Baby birthmarks–or beauty marks as your mother may have so lovingly called them–come in all shapes and sizes.
Although birthmarks are usually not a cause for concern, it’s important to keep an eye on them over time. There are two main types of birthmarks: vascular birthmarks and pigmented birthmarks. Here’s a breakdown of each type.
According to the American Academy of Pediatrics (AAP), vascular birthmarks are typically red, pink, or blue. Vascular birthmarks can also be warm to the touch. Those are the main types of vascular birthmarks:
Sometimes referred to as the “salmon patch,” a simple nevus birthmark is flat and pink. Marks on the back of the neck are often referred to as “stork bites” and those in between the eyes as “angel kisses.” It’s likely that this type of birthmark will disappear with time. Treatment may be necessary if the mark becomes larger or doesn’t disappear on its own.
This birthmark can appear anywhere on the face and body. The mark looks similar to a stain and is typically dark red. They are slightly larger than a simple nevus mark. This birthmark is not harmful and is often permanent, but if it becomes large it can be laser-removed. If you notice this birthmark on your baby’s face, consider consulting your pediatrician.
The birthmarks occur when blood vessels don’t form as they normally would. They can either be rapidly involuting congenital hemangioma (RICH) or non-involuting congenital hemangioma (NICH). RICH birthmarks disappear quickly after birth whereas NICH birthmarks do not. Treatment is not typically necessary.
Congenital hemangioma marks appear blue or purple and are round or oval-shaped. The marks can be visible as early as in the womb. Sometimes the marks have tiny veins around the affected area.
These birthmarks are blue or purple when they are deeper in the skin and red when they appear on the surface of the skin. They tend to disappear by age one.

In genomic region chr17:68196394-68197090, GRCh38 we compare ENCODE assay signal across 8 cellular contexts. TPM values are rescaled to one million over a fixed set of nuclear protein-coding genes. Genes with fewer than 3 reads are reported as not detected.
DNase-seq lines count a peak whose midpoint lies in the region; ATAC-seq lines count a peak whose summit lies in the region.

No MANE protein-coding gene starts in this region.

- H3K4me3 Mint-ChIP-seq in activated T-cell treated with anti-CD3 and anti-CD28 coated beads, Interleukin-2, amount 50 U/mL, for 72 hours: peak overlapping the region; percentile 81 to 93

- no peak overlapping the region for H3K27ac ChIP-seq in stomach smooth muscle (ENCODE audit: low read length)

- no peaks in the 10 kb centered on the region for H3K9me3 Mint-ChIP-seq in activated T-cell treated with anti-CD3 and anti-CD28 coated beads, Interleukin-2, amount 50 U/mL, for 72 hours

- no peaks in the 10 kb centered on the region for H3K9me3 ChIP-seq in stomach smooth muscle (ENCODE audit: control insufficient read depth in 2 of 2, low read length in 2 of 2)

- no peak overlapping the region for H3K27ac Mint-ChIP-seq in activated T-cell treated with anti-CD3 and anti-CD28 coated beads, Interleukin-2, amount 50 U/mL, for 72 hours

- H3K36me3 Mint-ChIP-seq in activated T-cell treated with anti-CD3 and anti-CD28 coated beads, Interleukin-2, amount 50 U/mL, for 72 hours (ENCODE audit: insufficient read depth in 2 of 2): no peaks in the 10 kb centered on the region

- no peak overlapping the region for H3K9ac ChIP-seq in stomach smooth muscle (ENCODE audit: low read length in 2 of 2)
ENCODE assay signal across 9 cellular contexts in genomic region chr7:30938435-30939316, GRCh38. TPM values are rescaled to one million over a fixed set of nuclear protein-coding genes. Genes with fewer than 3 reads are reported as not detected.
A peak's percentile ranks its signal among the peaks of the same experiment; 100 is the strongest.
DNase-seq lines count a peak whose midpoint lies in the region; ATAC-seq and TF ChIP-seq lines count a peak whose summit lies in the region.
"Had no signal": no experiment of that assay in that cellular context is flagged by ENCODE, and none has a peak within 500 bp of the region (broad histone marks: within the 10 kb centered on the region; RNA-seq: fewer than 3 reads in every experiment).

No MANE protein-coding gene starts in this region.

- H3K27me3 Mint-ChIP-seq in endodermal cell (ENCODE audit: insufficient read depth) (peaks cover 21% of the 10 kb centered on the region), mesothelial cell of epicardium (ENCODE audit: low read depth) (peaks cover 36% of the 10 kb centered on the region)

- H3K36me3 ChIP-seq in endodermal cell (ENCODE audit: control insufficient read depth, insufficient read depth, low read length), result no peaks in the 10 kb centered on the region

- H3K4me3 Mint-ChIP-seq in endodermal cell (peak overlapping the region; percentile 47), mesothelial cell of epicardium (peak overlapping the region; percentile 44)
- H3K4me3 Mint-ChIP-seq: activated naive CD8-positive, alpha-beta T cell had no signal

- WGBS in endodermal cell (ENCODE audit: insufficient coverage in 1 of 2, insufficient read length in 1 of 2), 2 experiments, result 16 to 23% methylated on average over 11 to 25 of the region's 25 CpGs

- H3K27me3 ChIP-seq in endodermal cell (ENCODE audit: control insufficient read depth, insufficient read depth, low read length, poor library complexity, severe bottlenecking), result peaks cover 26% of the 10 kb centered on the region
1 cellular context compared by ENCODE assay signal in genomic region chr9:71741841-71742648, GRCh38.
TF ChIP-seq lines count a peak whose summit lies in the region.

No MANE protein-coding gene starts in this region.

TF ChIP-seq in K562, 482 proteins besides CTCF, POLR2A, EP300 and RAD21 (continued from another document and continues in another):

In many cases, birthmarks are caused by additional melanin or abnormal pigmentation. Here are a few types of pigmented birthmarks:
Congenital Melanocytic Nevi
These are small, brown moles that appear at birth. In some instances, congenital melanocytic nevi can appear red, pink, or black and be lumpy, large, and hairy. Although these moles are harmless, it’s important to be aware of increases in size over time. If the moles continue to get bigger, consult your pediatrician.
Café-au-lait Spots Syndrome
These birthmarks get their name due to their coffee-colored appearance. Café-au-lait spots tend to be oval or round and are smaller than a baby’s palm. Although these spots tend to be harmless, if you notice any odd features, like an irregular border or multiple spots in the same region, consult your pediatrician.
These birthmarks are often found on the lower back or buttocks and tend to be brown, black, grey, or blue depending on which layer of skin they are found. Dermal melanocytosis is not harmful and tends to disappear within a few years. In some instances, dermal melanocytosis can be related to a genetic condition.
These birthmarks tend to be easy to identify because of their unique linear and spiral patterns. Pigmentary mosaicism happens when the skin has two or more different types of cells that result in different colors or pigments. If there is less melanin in the cells, the color will be lighter. If there is more melanin in the cells, the color will be darker.
If the pigmentary mosaicism occurs on a large part of your child’s body, consult your pediatrician. Otherwise, the marks tend to be harmless and don’t require any special treatment.